Sunday, March 27, 2011

the eating habits of dragons

I like to listen to sermons when I jog. And now that I have access to a treadmill where I nanny 3 days a week, I am packing in the sermons. Podcasts are da bomb.

Sometimes, though, I get scared that someone is going to break into the house while I'm jogging in the basement, perfectly content with my ear buds in and the sweat dripping down my back. (I am not a delicate exerciser. It is an unpleasant thing to behold. In the weight room in college, I was running on the treadmill and a guy walked past, looked at me, then looked again, his eyebrows coming together in a very concerned wrinkle. Yes, I'm fine. It's natural that my face looks this way. This is why I'm thankful the treadmill I now use is in a basement, where there are no windows.)

But then, after I think, "What if someone breaks in?" I assuage myself with the image of the intruder stopping at the top of the basement stairs and listening for signs of life. He would hear:


Then he would assume that, like Rochester, these people were keeping an insane person locked away in their house, and he would flee in fear. But not before RAJAH THE NINJA CAT takes him out with one swift swipe of his devil claws! Because there's nothing so fulfilling as combining Charlotte Bronte with 21st century spy drama.

Meanwhile I am in the basement, thudding away on the treadmill, listening to a sermon from the Vineyard. If you haven't listened to a sermon from VCC, I highly encourage you to extract your carving knife from whatever drawer you keep it in and carve out some time to listen. They've just finished a series on generosity, and the last sermon had me in stitches as I ran my 4.8 miles per hour.

It also had me contemplating, as all VCC sermons do, my own heart. If Mr. Burglar stood long enough at the top of the stairs, he also would have heard me exclaim, "Amen," and possibly, "Yeah, Heather," because sometimes the wiser part of me feels like the stupider part of me really needs to grasp certain concepts. Oh, Wiser Me, you're so wise. Love, Stupider Me.

So, inspired by Kevin's sermon, I was thinking about generosity, gratefulness, contentedness, etc. I remember my VCC small group leader a couple of years ago making the comment, "When was the last time you saw a commercial that said, 'Everything you have is okay; just keep what you have'?" It is very true that, no matter how much stuff I have, I am always looking for what else could be mine.

Mmm, I want those seasons of Chuck.
Oooh, I want a First Aid Kit CD.
Ahhh, I want a new skirt for spring.

I read an article in the Wall Street Journal the other day (it's not that impressive - I only read the Personal Journal section, and even then I usually choose the articles with the biggest pictures) about happiness vs. purpose. Research shows that those who pursue happiness are actually less likely to be happy than those who pursue purpose. Ironic! Those with purpose in life live longer, are less prone to diseases like Alzheimer’s, and report more of an over-all sense of well-being. The article talked about people desiring the feeling of watching a great movie or eating a great meal, versus people who work with the homeless or are family-oriented.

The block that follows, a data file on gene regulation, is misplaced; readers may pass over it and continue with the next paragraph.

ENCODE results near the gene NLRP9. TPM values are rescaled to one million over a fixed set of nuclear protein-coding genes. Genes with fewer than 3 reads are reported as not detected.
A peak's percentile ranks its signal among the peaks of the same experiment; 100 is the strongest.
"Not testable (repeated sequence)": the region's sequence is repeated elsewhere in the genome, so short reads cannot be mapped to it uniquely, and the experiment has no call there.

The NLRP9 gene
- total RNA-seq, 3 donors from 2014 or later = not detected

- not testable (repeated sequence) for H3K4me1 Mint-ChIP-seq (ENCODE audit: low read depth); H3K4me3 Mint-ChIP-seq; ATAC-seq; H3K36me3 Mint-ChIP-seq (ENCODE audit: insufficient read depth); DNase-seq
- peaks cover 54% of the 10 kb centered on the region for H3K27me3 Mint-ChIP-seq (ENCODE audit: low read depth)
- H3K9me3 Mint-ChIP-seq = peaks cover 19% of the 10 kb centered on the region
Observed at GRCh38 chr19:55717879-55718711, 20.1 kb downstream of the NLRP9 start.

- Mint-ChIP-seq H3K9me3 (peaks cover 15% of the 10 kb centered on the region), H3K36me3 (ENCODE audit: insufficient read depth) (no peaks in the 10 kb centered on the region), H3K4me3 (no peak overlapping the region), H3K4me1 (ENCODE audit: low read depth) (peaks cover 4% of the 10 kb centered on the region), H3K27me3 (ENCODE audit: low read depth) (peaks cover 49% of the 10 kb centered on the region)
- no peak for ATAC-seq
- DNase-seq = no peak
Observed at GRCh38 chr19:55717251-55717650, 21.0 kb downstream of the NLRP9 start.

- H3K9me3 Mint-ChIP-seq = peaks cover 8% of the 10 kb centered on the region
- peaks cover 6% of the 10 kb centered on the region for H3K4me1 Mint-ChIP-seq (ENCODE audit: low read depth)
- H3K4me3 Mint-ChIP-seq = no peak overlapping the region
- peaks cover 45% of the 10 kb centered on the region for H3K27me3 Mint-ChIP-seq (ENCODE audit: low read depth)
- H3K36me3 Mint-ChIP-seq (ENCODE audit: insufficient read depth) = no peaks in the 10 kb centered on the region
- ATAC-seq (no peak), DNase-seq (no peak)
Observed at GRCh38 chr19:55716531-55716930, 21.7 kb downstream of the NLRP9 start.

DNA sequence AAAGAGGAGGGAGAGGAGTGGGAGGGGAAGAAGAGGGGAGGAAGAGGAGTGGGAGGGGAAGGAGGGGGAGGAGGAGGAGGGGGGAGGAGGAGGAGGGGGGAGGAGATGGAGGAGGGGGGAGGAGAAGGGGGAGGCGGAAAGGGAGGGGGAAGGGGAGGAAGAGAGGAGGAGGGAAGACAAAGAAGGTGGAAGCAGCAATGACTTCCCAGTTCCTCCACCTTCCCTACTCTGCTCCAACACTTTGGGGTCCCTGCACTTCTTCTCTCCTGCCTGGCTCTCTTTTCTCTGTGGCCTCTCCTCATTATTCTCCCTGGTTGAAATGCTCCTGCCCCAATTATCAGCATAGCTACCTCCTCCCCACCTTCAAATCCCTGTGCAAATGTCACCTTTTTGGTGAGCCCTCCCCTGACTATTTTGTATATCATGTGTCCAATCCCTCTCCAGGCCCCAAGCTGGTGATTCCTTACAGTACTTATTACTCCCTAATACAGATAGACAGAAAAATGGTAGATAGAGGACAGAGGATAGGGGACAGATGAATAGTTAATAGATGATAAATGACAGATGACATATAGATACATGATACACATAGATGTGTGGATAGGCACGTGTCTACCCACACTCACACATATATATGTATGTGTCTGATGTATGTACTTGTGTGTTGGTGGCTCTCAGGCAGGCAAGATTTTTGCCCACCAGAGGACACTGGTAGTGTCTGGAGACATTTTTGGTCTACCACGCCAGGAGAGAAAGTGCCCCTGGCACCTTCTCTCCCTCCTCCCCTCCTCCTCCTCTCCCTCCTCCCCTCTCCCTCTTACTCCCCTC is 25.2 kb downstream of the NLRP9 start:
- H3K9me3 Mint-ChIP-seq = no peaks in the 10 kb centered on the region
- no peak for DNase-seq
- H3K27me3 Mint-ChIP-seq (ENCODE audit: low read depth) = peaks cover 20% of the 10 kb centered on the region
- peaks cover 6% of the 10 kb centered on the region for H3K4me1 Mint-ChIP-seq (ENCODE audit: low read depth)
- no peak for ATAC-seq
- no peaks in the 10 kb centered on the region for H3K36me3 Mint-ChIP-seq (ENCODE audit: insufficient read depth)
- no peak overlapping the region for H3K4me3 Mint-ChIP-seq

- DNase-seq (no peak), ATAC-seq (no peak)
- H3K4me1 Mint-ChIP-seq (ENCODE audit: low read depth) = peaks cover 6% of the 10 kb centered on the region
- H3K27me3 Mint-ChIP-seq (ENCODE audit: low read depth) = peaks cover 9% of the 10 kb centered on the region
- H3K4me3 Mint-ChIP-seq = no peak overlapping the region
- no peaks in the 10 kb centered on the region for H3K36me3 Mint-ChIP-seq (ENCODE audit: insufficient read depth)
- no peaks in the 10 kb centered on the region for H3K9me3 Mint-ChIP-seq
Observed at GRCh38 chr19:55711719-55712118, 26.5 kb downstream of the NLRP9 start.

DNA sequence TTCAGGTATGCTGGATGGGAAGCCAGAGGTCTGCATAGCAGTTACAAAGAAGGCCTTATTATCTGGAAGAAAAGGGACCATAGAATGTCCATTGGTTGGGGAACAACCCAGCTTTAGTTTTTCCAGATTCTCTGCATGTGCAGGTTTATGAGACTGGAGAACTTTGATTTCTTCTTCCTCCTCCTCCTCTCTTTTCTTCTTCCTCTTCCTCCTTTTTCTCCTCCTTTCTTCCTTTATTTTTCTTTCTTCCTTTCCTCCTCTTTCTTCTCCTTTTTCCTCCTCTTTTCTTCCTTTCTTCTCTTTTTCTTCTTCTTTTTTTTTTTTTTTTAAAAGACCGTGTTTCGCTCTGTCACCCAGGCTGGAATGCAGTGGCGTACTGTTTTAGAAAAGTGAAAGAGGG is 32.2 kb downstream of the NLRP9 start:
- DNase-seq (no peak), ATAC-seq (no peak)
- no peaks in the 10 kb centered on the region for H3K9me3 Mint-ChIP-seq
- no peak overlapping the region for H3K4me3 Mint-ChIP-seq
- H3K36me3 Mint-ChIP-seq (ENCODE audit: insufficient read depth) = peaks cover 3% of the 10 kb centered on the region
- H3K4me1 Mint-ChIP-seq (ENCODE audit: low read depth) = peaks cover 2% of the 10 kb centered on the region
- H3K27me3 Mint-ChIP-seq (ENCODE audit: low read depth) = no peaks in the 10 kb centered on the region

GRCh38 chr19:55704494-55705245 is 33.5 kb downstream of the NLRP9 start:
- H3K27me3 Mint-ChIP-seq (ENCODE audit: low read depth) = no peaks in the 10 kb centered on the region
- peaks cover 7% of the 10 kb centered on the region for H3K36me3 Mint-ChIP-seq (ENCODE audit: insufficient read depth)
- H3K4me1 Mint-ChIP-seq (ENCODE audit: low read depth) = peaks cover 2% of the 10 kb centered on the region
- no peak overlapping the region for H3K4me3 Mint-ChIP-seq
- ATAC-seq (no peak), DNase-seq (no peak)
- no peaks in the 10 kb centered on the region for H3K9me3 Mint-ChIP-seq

That's the part that really got me. 

College-aged kids experience more emotional and psychological problems today than they did 100 years ago, because the focus of life has shifted from relationships, family, and community, to material things, possessions, and achievement.

I've been there. I know what it's like to search for happiness, and that search is always going to come up fruitless. Happiness doesn't last; it will always run out, end, or slip through our fingers. And then we're left with that empty feeling that shoots us on another quest to fill it. But I've been thinking about ending the search for "more" and instead living in gratitude for what I have. I think it's there that we find purpose. And underlying purpose is that steady joy and confidence that God gives, because He never runs out, ends, or slips through our fingers.

So, instead of making a list of "I want," what's my list of "I'm grateful for"?

When you live in gratitude, it is really, really hard to live in sin. - Jon Weece

P.S. This post had nothing to do with dragons or what they eat...but I was afraid if I titled it something like "What I'm Learning About God," nobody would read it. People are much more likely to read about what I'm learning about dragons.


Post a Comment


Blog Template by